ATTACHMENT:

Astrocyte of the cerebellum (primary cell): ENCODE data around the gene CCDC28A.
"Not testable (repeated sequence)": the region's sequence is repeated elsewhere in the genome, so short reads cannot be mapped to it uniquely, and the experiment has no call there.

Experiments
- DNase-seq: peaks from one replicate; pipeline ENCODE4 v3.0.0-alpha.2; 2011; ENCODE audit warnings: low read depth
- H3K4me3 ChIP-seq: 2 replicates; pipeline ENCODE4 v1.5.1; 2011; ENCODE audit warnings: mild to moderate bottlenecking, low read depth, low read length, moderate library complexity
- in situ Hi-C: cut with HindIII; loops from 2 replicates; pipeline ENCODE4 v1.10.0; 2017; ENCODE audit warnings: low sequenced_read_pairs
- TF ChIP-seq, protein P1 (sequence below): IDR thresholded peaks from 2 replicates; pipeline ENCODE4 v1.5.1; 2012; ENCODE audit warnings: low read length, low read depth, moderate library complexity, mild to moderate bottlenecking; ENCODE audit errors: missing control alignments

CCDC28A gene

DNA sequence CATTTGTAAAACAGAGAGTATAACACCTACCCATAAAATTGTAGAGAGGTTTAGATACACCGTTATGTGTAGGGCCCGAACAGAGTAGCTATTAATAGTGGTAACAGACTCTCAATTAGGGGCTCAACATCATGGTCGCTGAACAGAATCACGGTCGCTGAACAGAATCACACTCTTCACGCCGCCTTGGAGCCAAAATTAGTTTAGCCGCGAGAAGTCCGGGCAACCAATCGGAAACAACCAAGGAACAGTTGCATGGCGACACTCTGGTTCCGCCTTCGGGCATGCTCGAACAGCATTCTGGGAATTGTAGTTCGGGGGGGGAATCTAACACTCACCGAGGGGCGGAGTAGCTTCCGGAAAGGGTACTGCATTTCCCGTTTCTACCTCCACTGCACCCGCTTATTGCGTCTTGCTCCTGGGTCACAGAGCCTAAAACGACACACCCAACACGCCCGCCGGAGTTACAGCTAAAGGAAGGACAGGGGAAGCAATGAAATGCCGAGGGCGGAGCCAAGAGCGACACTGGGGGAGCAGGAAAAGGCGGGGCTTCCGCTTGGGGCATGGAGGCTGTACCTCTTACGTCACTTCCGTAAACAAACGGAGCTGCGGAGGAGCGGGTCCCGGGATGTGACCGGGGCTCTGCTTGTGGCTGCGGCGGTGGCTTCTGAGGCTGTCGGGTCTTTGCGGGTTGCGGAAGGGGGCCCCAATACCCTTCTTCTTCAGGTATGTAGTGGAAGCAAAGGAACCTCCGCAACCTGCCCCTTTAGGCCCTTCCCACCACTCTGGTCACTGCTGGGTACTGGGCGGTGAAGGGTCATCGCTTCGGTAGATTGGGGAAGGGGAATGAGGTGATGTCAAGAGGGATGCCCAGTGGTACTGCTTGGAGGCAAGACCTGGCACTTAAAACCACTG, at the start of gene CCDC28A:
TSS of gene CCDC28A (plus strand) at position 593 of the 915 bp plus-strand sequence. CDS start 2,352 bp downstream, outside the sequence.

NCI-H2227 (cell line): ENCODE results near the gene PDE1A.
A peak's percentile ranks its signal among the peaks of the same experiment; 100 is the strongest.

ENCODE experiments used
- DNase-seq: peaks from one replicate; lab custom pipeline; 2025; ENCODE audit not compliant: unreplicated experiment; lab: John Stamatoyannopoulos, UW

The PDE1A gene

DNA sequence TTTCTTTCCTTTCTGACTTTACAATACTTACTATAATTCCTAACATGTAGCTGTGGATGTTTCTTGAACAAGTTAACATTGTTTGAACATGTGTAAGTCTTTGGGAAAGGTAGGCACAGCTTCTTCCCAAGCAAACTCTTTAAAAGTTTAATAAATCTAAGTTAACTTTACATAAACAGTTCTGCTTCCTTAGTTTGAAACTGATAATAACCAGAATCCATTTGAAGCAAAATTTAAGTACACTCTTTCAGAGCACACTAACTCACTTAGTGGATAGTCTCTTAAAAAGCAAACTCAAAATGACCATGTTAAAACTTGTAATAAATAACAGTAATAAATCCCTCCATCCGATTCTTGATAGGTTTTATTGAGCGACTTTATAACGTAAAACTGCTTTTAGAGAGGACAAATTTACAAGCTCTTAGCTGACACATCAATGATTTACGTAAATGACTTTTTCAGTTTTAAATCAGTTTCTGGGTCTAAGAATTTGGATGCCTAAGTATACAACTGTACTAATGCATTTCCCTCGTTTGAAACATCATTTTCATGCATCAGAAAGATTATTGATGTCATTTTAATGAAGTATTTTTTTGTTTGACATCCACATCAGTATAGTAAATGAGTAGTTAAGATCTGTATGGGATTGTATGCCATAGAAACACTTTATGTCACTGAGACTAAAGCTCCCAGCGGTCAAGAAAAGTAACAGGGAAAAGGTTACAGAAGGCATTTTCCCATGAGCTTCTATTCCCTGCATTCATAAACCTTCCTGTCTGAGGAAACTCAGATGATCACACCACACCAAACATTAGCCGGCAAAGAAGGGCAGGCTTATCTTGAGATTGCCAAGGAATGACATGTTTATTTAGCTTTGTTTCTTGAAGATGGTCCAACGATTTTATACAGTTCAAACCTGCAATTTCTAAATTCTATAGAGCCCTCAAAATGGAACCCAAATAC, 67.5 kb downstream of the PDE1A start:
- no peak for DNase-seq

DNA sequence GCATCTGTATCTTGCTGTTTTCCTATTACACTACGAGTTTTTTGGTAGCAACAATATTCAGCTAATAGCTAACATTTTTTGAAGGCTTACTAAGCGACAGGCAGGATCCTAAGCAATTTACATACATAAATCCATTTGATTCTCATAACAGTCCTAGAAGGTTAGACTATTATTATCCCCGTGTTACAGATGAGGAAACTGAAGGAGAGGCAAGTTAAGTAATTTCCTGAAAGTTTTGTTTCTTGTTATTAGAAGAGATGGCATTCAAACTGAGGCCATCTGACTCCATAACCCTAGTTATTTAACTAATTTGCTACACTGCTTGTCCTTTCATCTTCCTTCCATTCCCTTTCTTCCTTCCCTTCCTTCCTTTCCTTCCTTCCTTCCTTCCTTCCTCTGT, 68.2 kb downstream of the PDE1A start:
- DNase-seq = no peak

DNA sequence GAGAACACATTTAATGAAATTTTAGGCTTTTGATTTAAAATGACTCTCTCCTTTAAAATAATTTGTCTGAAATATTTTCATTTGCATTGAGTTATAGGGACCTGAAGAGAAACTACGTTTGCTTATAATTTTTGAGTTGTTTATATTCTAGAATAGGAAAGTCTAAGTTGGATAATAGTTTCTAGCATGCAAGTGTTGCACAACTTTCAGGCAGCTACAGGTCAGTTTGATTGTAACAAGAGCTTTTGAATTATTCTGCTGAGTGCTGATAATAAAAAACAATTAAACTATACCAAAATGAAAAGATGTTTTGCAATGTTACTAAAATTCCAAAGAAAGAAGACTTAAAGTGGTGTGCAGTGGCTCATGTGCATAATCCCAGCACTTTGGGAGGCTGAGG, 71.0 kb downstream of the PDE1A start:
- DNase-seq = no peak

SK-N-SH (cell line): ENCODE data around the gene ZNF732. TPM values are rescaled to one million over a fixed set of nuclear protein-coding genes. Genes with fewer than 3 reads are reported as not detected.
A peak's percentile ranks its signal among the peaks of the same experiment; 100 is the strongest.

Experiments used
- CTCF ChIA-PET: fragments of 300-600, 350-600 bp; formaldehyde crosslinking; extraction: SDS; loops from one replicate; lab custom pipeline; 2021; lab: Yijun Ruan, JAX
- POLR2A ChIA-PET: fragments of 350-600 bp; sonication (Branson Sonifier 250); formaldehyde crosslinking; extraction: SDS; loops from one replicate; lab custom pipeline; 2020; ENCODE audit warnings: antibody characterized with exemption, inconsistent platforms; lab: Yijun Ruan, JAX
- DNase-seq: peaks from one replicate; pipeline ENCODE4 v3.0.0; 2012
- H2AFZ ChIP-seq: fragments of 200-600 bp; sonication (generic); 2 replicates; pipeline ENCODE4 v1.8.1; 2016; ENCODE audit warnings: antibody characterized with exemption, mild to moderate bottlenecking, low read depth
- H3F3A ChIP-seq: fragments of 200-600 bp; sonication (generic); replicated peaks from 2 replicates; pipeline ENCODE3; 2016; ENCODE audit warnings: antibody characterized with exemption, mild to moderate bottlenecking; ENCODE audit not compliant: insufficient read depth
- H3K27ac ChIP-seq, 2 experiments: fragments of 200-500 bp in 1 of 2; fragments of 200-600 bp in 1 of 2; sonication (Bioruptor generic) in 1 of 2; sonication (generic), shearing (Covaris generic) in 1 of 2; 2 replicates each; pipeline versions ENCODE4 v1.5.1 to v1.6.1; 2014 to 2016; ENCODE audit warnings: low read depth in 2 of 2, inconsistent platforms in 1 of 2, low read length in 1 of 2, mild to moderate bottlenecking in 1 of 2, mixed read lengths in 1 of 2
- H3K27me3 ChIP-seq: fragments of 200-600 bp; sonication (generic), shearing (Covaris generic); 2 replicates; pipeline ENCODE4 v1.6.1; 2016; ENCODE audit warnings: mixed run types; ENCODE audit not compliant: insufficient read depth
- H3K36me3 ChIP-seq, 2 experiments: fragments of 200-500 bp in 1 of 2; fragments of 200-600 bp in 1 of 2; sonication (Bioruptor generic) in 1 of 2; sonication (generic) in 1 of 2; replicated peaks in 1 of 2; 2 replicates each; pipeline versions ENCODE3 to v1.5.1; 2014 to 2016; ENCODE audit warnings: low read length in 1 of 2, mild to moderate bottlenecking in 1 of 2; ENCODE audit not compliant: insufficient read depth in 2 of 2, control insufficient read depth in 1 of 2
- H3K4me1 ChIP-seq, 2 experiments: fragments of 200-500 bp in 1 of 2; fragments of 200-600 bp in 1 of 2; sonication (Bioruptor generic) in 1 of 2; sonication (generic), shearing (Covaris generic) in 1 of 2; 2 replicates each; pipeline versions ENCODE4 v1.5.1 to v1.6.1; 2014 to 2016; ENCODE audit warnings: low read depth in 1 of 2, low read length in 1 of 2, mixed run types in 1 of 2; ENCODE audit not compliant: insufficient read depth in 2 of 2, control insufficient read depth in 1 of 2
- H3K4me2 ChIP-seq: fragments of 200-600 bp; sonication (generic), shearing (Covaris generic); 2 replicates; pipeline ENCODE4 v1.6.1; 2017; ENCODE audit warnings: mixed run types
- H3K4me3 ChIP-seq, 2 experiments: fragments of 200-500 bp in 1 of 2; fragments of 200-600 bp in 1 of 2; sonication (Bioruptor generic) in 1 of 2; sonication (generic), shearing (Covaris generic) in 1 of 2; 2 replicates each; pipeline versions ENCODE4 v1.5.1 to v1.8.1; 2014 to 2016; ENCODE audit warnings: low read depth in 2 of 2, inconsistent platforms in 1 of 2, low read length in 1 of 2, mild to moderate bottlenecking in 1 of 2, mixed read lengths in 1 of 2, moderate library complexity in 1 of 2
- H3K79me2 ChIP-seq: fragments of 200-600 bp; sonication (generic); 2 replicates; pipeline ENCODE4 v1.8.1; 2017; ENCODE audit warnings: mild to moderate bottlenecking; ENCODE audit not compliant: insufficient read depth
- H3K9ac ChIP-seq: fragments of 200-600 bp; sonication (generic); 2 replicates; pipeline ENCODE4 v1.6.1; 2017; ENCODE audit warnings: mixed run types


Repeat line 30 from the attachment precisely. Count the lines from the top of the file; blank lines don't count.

- H3K27ac ChIP-seq, 2 experiments: fragments of 200-500 bp in 1 of 2; fragments of 200-600 bp in 1 of 2; sonication (Bioruptor generic) in 1 of 2; sonication (generic), shearing (Covaris generic) in 1 of 2; 2 replicates each; pipeline versions ENCODE4 v1.5.1 to v1.6.1; 2014 to 2016; ENCODE audit warnings: low read depth in 2 of 2, inconsistent platforms in 1 of 2, low read length in 1 of 2, mild to moderate bottlenecking in 1 of 2, mixed read lengths in 1 of 2